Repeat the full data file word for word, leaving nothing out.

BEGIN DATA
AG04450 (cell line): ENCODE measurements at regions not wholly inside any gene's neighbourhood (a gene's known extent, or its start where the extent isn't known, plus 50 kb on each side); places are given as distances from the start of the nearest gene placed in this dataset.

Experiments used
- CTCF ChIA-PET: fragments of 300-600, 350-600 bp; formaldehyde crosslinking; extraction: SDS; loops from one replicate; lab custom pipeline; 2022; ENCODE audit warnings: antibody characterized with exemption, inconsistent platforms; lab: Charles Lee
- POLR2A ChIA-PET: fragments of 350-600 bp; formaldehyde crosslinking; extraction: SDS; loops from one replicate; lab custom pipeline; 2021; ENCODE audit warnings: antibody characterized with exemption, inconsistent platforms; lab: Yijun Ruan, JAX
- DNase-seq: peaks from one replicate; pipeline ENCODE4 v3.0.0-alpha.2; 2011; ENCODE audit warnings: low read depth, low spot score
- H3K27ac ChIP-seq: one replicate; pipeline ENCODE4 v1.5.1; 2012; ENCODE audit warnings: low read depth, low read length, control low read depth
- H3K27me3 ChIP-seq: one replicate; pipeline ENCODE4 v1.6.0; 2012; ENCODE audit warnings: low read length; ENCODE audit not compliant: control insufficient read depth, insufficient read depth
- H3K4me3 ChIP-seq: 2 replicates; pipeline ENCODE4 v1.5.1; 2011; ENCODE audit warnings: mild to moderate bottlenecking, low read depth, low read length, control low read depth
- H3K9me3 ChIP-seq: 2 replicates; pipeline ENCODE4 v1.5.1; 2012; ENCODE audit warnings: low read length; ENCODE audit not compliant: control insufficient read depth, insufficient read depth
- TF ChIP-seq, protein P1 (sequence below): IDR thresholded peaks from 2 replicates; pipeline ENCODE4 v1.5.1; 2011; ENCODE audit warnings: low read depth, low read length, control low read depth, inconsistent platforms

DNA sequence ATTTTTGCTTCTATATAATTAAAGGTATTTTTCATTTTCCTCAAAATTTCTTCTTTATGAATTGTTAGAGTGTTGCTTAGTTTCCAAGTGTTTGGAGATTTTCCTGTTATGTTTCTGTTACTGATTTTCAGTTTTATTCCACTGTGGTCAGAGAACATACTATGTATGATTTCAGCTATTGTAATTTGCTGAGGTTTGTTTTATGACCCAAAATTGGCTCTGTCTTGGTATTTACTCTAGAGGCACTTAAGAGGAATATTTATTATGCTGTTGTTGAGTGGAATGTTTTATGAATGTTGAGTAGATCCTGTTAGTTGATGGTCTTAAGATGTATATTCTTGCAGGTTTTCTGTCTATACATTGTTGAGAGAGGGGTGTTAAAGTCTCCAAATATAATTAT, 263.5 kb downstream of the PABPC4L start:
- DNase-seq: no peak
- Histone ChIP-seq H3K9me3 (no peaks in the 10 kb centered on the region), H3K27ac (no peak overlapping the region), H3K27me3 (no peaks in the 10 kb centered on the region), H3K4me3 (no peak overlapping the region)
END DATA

AG04450 (cell line): ENCODE measurements at regions not wholly inside any gene's neighbourhood (a gene's known extent, or its start where the extent isn't known, plus 50 kb on each side); places are given as distances from the start of the nearest gene placed in this dataset.

Experiments used
- CTCF ChIA-PET: fragments of 300-600, 350-600 bp; formaldehyde crosslinking; extraction: SDS; loops from one replicate; lab custom pipeline; 2022; ENCODE audit warnings: antibody characterized with exemption, inconsistent platforms; lab: Charles Lee
- POLR2A ChIA-PET: fragments of 350-600 bp; formaldehyde crosslinking; extraction: SDS; loops from one replicate; lab custom pipeline; 2021; ENCODE audit warnings: antibody characterized with exemption, inconsistent platforms; lab: Yijun Ruan, JAX
- DNase-seq: peaks from one replicate; pipeline ENCODE4 v3.0.0-alpha.2; 2011; ENCODE audit warnings: low read depth, low spot score
- H3K27ac ChIP-seq: one replicate; pipeline ENCODE4 v1.5.1; 2012; ENCODE audit warnings: low read depth, low read length, control low read depth
- H3K27me3 ChIP-seq: one replicate; pipeline ENCODE4 v1.6.0; 2012; ENCODE audit warnings: low read length; ENCODE audit not compliant: control insufficient read depth, insufficient read depth
- H3K4me3 ChIP-seq: 2 replicates; pipeline ENCODE4 v1.5.1; 2011; ENCODE audit warnings: mild to moderate bottlenecking, low read depth, low read length, control low read depth
- H3K9me3 ChIP-seq: 2 replicates; pipeline ENCODE4 v1.5.1; 2012; ENCODE audit warnings: low read length; ENCODE audit not compliant: control insufficient read depth, insufficient read depth
- TF ChIP-seq, protein P1 (sequence below): IDR thresholded peaks from 2 replicates; pipeline ENCODE4 v1.5.1; 2011; ENCODE audit warnings: low read depth, low read length, control low read depth, inconsistent platforms

DNA sequence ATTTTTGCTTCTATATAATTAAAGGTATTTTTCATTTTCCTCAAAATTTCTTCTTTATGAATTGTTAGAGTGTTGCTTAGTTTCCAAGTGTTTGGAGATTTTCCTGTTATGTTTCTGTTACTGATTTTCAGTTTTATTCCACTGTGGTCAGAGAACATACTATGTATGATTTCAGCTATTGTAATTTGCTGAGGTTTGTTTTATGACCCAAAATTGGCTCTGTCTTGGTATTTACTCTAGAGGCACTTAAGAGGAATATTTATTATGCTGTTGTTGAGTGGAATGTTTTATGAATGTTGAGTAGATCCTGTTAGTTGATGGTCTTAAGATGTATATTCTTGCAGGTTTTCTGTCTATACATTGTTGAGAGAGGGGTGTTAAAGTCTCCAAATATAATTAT, 263.5 kb downstream of the PABPC4L start:
- DNase-seq: no peak
- Histone ChIP-seq H3K9me3 (no peaks in the 10 kb centered on the region), H3K27ac (no peak overlapping the region), H3K27me3 (no peaks in the 10 kb centered on the region), H3K4me3 (no peak overlapping the region)